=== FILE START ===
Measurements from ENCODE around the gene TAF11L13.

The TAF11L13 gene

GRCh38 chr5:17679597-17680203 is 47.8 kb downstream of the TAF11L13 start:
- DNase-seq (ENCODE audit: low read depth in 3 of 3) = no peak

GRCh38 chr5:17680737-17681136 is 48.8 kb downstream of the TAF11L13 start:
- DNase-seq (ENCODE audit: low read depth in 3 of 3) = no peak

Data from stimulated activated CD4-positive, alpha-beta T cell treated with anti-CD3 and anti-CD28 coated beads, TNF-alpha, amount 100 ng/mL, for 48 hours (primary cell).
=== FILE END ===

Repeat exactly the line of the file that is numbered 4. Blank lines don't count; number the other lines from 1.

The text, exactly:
- DNase-seq (ENCODE audit: low read depth in 3 of 3) = no peak